The Problem Gambling Training Partnership (PGTP)
Earlier in 2016, NAAP was proud to be one of the five founding organizations comprising the Problem Gambling Training Partnership (PGTP).
This new, statewide collaboration between the New York Council on Problem Gambling, NAAP, the National Association of Social Workers (NY State Chapter), the New York Mental Health Counselors Association, and the New York Association for Marriage and Family Therapy, is funded by the New York State Office of Alcohol and Substance Abuse Services (NYS OASAS).
PGTP will provide training on assessing and treating problem gambling disorder to psychoanalysts, social workers, mental health counselors, and marriage and family therapists throughout NY state. The partnership represents close to 11,000 counseling professionals across the state of New York.
In May, PGTP hosted the first of four conferences to be held this year at White Plains, NY. Registration for each of the two-day conferences is free and attendees earn 14 CEC hours for the two days. Upcoming locations include Schenectady, September 8-9, and Rochester, October 24-25.
The conferences feature experts in the problem gambling and addictions field in a series of workshops and panel discussions, and include psychoanalysts, mental health counselors, licensed mental health practitioners, researchers, social workers, and marriage and family therapists.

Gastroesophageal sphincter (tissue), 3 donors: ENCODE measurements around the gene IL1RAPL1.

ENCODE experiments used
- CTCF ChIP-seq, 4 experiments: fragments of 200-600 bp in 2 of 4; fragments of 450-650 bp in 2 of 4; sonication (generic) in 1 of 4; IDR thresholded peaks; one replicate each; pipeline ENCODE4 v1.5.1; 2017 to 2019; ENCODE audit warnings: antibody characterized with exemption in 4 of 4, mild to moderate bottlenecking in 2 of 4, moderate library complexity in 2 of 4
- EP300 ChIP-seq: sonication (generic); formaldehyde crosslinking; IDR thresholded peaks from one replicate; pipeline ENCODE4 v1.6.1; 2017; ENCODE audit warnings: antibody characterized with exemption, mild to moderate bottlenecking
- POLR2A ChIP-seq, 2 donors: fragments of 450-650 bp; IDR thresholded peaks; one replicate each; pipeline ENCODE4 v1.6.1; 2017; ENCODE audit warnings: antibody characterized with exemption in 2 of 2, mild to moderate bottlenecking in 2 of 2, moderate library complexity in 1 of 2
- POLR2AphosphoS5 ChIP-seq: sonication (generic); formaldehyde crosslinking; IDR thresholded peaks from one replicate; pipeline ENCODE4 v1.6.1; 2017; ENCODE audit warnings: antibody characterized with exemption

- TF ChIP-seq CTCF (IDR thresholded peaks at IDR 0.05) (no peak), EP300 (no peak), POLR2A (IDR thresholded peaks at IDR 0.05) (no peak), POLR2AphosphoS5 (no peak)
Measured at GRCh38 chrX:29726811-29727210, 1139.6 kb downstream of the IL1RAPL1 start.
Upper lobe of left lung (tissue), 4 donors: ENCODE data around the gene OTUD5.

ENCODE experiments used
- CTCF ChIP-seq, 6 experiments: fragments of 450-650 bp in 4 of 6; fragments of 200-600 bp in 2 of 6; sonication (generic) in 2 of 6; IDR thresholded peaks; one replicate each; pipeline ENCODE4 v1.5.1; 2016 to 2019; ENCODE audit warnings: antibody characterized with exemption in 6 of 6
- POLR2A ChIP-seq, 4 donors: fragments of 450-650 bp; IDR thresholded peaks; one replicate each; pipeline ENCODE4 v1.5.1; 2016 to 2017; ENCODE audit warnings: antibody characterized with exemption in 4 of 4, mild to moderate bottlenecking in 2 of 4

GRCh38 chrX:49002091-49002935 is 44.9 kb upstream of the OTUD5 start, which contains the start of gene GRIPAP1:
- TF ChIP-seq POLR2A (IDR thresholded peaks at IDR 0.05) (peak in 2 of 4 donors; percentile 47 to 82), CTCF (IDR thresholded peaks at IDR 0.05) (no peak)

The presentations cover a wide range of subjects, from an introductory overview of problem gambling disorder to advanced clinical training. We are delighted that two of our members, Inna Rozentsvit, MD, PhD, and Renée Obstfeld, PhD, feature among the stellar roster of professionals. Dr. Rozentsvit is presenting on Neurobiology of Problem Gambling/Gambling Addiction, and Dr. Obstfeld is presenting on Psychoanalytic Treatment of Problem Gambling.
Find out more about the Problem Gambling Training Partnership and to register for conferences, click here.
As one of the many compulsive and addictive behaviors that contribute to mental suffering, problem gambling presents unique clinical features for the clinician that require special focus and sensitivity. The training being offered via the Problem Gambling Training Partnership is an essential protocol for preparing the savvy clinician to address the range of particular issues confronted by the problem gambler to effect potential treatments in service of positive and long-term, therapeutic resolution."
—Jennifer Harper, Chair of Legislative Affairs Committee